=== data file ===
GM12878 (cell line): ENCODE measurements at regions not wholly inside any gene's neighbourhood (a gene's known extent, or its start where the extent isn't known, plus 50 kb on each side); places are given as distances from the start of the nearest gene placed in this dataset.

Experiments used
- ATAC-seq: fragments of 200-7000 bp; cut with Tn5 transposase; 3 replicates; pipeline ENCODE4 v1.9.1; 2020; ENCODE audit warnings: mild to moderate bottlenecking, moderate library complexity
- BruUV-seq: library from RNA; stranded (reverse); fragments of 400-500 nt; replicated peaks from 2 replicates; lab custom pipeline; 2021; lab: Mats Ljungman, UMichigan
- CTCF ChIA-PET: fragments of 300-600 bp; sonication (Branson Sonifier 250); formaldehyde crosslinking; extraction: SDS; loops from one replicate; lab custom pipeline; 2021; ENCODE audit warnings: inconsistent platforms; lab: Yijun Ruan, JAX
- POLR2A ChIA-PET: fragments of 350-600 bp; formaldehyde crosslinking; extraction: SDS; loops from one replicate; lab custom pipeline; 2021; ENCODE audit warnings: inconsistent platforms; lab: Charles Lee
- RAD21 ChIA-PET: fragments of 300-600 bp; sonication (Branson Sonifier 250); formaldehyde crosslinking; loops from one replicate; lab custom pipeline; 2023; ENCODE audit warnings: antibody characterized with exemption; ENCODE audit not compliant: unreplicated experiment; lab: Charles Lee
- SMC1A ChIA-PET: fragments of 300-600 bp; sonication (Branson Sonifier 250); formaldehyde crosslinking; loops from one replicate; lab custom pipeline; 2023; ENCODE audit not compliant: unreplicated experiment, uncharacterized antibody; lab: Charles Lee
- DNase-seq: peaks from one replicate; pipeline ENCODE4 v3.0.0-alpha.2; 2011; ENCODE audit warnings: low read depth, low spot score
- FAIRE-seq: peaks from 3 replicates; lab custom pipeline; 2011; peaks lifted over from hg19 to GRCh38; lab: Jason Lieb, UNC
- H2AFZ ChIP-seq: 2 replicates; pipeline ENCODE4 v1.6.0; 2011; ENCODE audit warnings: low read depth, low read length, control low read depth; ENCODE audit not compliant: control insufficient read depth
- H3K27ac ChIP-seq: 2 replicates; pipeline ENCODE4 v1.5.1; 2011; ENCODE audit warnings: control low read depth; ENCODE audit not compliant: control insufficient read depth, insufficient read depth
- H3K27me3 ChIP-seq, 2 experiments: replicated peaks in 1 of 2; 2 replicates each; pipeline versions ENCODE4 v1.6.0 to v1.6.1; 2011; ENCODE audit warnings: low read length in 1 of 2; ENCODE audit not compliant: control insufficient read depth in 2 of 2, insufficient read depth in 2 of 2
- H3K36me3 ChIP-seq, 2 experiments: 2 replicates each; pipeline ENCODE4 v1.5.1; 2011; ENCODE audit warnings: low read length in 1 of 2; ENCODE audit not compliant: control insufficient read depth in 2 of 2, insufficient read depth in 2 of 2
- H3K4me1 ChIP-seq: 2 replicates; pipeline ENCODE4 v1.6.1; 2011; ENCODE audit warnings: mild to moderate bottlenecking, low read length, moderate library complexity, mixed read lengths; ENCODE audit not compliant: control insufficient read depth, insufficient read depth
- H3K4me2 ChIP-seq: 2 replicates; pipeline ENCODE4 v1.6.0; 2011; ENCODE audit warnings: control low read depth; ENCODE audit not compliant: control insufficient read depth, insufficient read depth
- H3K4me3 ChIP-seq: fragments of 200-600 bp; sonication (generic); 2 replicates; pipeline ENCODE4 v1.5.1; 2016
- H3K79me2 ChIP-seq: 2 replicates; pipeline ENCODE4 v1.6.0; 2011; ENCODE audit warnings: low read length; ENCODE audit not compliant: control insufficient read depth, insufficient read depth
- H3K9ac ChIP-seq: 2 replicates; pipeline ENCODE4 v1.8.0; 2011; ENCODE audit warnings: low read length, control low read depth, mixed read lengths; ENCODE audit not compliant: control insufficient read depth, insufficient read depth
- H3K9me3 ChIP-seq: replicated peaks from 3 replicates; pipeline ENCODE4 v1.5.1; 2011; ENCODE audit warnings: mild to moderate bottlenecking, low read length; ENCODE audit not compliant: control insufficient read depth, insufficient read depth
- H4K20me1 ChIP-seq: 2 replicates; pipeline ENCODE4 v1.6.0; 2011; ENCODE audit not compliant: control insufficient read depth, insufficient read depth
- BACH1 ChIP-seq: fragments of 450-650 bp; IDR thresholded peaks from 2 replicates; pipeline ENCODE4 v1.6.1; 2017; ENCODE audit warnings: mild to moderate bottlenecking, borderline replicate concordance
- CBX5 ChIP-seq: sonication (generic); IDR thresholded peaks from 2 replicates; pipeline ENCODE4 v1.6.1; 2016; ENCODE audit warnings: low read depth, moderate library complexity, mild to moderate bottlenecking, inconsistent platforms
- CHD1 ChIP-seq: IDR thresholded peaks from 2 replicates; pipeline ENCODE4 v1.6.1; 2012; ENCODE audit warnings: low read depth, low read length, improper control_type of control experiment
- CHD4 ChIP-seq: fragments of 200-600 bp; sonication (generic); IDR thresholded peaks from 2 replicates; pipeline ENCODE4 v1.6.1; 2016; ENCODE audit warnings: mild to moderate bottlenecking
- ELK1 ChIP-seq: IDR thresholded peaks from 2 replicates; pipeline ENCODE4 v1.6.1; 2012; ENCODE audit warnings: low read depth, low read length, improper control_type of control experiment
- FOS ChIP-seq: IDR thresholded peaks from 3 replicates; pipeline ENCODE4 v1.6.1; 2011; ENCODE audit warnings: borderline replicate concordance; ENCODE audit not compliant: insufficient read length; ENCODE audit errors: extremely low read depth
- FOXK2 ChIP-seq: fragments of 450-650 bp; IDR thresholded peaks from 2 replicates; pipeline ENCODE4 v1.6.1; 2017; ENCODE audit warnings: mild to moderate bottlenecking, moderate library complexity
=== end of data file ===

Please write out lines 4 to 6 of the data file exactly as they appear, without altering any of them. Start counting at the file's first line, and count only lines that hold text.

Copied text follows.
- BruUV-seq: library from RNA; stranded (reverse); fragments of 400-500 nt; replicated peaks from 2 replicates; lab custom pipeline; 2021; lab: Mats Ljungman, UMichigan
- CTCF ChIA-PET: fragments of 300-600 bp; sonication (Branson Sonifier 250); formaldehyde crosslinking; extraction: SDS; loops from one replicate; lab custom pipeline; 2021; ENCODE audit warnings: inconsistent platforms; lab: Yijun Ruan, JAX
- POLR2A ChIA-PET: fragments of 350-600 bp; formaldehyde crosslinking; extraction: SDS; loops from one replicate; lab custom pipeline; 2021; ENCODE audit warnings: inconsistent platforms; lab: Charles Lee